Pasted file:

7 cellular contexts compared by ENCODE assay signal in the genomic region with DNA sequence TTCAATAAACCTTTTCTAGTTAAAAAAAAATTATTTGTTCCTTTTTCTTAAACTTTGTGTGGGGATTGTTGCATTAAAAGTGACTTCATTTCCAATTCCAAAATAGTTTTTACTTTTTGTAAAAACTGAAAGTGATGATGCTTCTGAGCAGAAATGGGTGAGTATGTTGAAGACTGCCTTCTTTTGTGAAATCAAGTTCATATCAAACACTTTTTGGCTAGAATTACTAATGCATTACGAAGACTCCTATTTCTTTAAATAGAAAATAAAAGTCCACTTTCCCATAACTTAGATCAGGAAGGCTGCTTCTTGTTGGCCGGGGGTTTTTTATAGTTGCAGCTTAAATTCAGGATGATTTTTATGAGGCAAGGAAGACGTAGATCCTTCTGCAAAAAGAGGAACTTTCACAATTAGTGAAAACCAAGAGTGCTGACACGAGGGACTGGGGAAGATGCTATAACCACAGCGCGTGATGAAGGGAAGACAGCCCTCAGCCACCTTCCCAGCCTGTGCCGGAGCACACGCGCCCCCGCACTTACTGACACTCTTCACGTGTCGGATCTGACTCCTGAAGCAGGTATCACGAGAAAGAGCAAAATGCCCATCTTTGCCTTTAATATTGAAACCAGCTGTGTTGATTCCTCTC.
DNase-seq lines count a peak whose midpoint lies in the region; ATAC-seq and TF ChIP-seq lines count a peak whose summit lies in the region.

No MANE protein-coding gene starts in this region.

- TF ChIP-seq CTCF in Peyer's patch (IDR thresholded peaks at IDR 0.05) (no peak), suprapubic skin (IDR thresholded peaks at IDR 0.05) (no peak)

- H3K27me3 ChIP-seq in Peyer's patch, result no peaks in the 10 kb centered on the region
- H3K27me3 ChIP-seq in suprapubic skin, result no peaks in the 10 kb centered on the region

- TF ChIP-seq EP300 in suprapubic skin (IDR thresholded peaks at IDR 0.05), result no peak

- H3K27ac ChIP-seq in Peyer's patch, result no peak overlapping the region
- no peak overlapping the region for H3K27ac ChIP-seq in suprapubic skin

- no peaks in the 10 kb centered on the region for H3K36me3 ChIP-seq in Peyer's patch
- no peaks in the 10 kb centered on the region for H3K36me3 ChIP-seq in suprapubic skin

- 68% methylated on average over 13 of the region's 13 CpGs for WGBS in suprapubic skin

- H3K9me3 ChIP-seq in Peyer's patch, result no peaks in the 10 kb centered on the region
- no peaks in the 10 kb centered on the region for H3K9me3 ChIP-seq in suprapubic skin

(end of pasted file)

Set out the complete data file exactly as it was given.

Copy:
7 cellular contexts compared by ENCODE assay signal in the genomic region with DNA sequence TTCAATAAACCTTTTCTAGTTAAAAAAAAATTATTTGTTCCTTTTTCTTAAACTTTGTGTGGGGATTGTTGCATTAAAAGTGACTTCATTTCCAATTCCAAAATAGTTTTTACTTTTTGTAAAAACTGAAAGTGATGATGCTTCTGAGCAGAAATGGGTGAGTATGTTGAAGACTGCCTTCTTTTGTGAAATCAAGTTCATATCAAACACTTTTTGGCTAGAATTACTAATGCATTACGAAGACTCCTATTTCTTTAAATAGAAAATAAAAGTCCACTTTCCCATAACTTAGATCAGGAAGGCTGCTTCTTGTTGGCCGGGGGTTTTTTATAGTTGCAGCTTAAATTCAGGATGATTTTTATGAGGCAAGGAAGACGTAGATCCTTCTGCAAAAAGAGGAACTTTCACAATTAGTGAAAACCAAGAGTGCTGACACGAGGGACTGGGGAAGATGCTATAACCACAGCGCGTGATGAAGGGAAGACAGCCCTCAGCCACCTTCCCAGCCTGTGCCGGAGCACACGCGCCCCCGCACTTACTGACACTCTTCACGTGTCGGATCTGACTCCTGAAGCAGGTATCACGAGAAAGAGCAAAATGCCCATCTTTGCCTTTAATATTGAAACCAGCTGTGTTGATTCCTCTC.
DNase-seq lines count a peak whose midpoint lies in the region; ATAC-seq and TF ChIP-seq lines count a peak whose summit lies in the region.

No MANE protein-coding gene starts in this region.

- TF ChIP-seq CTCF in Peyer's patch (IDR thresholded peaks at IDR 0.05) (no peak), suprapubic skin (IDR thresholded peaks at IDR 0.05) (no peak)

- H3K27me3 ChIP-seq in Peyer's patch, result no peaks in the 10 kb centered on the region
- H3K27me3 ChIP-seq in suprapubic skin, result no peaks in the 10 kb centered on the region

- TF ChIP-seq EP300 in suprapubic skin (IDR thresholded peaks at IDR 0.05), result no peak

- H3K27ac ChIP-seq in Peyer's patch, result no peak overlapping the region
- no peak overlapping the region for H3K27ac ChIP-seq in suprapubic skin

- no peaks in the 10 kb centered on the region for H3K36me3 ChIP-seq in Peyer's patch
- no peaks in the 10 kb centered on the region for H3K36me3 ChIP-seq in suprapubic skin

- 68% methylated on average over 13 of the region's 13 CpGs for WGBS in suprapubic skin

- H3K9me3 ChIP-seq in Peyer's patch, result no peaks in the 10 kb centered on the region
- no peaks in the 10 kb centered on the region for H3K9me3 ChIP-seq in suprapubic skin